The invention in all of its embodiments is envisioned to provide a lightweight, low power consumption coherent receiver that can maintain these system submodules at optimized settings for best receiver performance. The invention is envisioned to provide broad optical wavelength coverage. The optical LO submodule 1 is widely tunable, and the autoscan submodule 13 can seamlessly modify the LO wavelength to coherently detect multiple optical signal 10 wavelengths, without the use of external optical or RF equipment. The receiver is thus suitable for field deployment.

As previously mentioned, the block schematic diagram of FIG. 2 shows the major modules and submodules for a first embodiment of the invention for the coherent receiver 200. In FIG. 6, a detailed block schematic diagram of the coherent receiver 200 shows greater details of the design of the various modules that are more generally shown in FIG. 2. In FIG. 6, components or modules of receiver 200 are configured in a preferred embodiment of the invention for providing a heterodyne surveillance coherent receiver 300, but is not meant to be limiting. In receiver 300, the RF processor 6 provides an intermediate frequency (IF) stage. Those of skill in the art may recognize alternative design implementations for the modules of FIG. 2.

In FIG. 6, the modulated optical input 10 provides the input optical signal to a signal optical isolator 16 which provides signal isolation to the modulated optical input 10. A low noise figure, high gain signal optical amplifier 18 optionally amplifies the output of the signal optical isolator 16. A bandwidth-appropriate signal optical bandpass filter 20 filters out out-of-band optical noise from the output of the signal optical amplifier 18. An optical signal polarization stabilizer 22 stabilizes the polarization state of the output of the signal optical bandpass filter 20. The tunable local oscillator (LO) laser 1 provides the optical input to the LO optical isolator 50, which provides optical isolation to the LO input 1. A low noise figure, high gain signal optical amplifier 38 optionally amplifies the output of the LO optical isolator 50. A narrowband LO optical bandpass amplified spontaneous emission (ASE) filter 40 filters out optical noise from the output of the LO optical amplifier 38. An optional LO polarization stabilizer 42 stabilizes the polarization state of the output of the LO optical bandpass filter 40. A variable ratio optical coupler 3/24 receives the outputs of the signal polarization stabilizer 22, and the optional LO polarization stabilizer 42. The two outputs of coupler 3/24 are (Esig+j*ELO)/√{square root over (2)} and (j*Esig+ELO)/√{square root over (2)}. Optical taps 26 and 44 individually receive signal outputs from the variable ratio optical coupler 3/24. Each tap outputs 99/1 splitting of the input, whereby 99% is fed forward, and 1% is a feedback signal. An optical differential comparator 52 receives the feedback signals from optical taps 26 and 44, and outputs an electrical DC signal. The variable ratio optical coupler 3/24 receives the output signal from the optical differential comparator 52, which allows for a perfect 50/50 coupling ratio for the two outputs of coupler 3/24. A fiber stretcher 28 receives the feed-forward output of optical tap 26, and allows for optical path equalization between the fiber outputs of optical taps 26 and 44. A balanced avalanche photodiode (APD) pair, 31 and 33, housed in an RF package 14/30, respectively receive the optical outputs of fiber stretcher 28 and optical tap 44, and outputs a number of RF signals. A broadband bias tee 34 receives an RF output signal from the balanced APD 14/30 and passes the RF output signal to an amplifier 36, and a DC feedback DC signal to APD 31 to allow for AC responsivity balancing between APD's 31 and 33. A temperature control loop (TCL) 32 maintains high precision temperature stability of APD 31 (the positive-biased APD) and APD 33 (the negative-biased APD) devices in the RF package 14/30. A photocurrent monitor loop (PML) 46 drives the voltage of the negative-biased APD 33 for optimal operation. An impedance-matched broadband RF amplifier 36 receives the feed-forward output of the broadband bias tee 34, and amplifies the received RF signal for subsequent RF processing. A peak detect circuit 17 receives a portion of the RF output of the RF amplifier 36. The output of the peak detect circuit drives the fiber stretcher 28, in order to maintain equal path lengths between the fiber outputs of optical taps 26 and 44. A bandpass filter 58, receives a portion of the output from the RF amplifier 36, and outputs an IF beat note. An IF detect module 68 receives the output from the bandpass filter 58, and the former functions to output an RF signal at a specified reference frequency.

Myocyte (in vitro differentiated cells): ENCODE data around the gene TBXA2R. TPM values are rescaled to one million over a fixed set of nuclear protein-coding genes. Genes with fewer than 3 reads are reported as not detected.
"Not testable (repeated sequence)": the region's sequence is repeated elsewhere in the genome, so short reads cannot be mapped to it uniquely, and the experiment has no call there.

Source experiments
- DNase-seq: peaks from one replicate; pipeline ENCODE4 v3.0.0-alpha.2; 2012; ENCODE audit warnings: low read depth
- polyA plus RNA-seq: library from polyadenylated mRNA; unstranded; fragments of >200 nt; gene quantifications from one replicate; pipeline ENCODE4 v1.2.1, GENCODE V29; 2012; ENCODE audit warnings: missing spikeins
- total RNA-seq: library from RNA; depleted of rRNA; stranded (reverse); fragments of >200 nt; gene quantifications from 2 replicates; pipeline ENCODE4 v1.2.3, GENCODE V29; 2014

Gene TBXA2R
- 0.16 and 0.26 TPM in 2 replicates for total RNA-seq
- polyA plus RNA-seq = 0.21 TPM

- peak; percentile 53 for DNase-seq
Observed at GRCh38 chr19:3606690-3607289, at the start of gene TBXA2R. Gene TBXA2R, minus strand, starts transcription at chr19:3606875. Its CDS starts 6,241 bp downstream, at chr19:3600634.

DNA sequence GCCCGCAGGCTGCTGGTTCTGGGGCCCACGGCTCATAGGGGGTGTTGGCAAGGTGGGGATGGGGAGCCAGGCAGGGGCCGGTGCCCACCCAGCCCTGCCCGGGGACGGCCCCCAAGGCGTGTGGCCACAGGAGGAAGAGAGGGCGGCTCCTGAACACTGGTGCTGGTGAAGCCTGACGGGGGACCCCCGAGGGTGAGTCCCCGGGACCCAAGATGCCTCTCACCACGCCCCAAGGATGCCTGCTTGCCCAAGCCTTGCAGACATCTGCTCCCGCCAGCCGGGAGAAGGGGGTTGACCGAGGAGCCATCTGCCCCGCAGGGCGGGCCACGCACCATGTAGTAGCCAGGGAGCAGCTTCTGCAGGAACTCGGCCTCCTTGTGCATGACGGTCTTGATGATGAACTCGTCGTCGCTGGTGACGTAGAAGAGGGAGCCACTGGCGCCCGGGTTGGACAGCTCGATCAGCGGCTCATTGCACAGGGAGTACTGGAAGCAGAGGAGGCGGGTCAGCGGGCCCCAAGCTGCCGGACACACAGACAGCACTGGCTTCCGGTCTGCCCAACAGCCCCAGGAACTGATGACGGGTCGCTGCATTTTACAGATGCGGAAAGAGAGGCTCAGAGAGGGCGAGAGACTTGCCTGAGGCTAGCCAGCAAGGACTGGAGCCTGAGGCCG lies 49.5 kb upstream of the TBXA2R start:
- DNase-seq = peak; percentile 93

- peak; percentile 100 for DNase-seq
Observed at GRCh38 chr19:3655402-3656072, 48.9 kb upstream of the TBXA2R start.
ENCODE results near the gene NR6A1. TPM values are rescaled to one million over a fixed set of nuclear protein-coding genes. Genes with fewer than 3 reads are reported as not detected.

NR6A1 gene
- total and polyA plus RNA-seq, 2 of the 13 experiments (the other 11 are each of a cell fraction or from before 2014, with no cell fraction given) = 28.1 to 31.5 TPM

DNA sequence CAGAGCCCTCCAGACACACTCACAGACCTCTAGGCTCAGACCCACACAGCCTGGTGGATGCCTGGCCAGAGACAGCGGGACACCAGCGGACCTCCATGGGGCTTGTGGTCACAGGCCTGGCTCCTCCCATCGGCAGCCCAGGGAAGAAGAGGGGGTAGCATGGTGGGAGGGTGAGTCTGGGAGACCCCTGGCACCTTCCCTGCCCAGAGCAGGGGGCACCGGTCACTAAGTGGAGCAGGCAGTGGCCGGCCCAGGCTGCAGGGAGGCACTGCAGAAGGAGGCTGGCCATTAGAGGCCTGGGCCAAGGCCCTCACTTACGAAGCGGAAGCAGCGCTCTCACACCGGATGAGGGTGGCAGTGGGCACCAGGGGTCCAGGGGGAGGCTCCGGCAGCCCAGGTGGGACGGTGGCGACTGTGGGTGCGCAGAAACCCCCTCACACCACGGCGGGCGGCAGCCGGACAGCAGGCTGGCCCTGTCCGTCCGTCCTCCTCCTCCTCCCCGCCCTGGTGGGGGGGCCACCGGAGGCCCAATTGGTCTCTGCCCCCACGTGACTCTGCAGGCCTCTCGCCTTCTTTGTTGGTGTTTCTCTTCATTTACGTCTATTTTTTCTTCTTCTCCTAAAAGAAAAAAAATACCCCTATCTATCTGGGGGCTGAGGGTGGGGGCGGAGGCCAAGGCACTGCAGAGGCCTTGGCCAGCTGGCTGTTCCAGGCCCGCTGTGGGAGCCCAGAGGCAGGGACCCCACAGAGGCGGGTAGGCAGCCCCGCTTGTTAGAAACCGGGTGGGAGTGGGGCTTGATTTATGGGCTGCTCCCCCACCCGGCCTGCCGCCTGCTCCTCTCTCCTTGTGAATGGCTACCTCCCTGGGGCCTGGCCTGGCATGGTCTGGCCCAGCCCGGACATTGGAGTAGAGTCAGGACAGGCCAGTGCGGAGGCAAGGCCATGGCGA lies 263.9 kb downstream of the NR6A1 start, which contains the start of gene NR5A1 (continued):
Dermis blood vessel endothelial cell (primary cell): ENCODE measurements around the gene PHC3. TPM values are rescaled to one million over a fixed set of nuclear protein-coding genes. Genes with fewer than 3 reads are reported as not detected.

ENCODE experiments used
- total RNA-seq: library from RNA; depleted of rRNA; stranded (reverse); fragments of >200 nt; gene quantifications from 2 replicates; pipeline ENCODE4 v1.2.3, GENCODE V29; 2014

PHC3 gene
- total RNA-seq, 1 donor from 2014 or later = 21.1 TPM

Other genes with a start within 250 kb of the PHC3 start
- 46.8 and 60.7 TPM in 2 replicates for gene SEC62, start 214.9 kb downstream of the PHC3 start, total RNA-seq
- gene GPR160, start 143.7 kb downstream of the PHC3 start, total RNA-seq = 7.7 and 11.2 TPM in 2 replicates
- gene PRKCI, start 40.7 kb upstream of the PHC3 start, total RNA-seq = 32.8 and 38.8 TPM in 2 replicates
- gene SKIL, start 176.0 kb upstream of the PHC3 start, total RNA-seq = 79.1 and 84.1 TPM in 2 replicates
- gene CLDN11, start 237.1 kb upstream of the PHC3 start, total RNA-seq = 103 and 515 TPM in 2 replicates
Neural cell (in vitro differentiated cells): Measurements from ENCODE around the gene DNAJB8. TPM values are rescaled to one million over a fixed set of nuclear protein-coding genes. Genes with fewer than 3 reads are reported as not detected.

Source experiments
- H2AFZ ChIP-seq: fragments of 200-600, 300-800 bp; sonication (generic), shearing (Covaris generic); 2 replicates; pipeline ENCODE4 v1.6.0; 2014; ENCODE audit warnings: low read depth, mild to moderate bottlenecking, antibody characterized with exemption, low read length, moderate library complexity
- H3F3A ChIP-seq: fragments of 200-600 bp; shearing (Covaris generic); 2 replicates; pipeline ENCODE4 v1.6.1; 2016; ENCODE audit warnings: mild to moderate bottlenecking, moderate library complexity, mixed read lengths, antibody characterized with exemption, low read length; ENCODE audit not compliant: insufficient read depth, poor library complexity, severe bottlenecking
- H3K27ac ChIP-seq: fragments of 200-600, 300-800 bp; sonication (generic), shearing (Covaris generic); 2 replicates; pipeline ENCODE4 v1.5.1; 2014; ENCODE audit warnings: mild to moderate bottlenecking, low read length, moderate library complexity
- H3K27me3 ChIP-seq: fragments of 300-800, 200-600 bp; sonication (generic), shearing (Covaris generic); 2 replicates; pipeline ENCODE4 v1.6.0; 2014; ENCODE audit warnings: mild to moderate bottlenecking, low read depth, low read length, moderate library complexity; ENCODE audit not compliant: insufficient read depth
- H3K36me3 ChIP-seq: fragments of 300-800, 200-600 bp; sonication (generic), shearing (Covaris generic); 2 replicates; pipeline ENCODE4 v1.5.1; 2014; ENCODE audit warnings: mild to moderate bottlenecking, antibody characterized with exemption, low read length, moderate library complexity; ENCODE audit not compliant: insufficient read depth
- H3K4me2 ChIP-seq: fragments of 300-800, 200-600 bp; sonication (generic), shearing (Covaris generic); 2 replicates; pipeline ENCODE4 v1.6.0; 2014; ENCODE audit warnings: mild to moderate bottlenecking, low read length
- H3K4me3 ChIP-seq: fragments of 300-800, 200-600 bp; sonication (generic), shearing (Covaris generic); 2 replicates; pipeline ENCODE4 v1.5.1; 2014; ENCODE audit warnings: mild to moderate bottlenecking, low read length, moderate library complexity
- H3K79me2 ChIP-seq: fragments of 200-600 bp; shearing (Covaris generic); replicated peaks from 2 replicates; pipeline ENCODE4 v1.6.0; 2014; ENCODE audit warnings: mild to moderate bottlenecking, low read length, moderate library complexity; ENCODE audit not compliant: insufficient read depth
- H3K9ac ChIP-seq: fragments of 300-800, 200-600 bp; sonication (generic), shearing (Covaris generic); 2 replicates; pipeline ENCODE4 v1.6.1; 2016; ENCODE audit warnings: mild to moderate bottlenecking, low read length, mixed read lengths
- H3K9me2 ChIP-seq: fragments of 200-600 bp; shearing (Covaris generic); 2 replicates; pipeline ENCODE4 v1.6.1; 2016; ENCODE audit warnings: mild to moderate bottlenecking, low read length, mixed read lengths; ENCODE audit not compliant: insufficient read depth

An autoscan module 13 receives the RF output from the IF detect module 68, and provides for wavelength adjustment of the LO laser 1.

Note that wherever “optionally” is used in describing the various embodiments of the invention, the use of the referred to optical component is meant to be a preferred embodiment whereas the component's use may not be necessary in certain applications.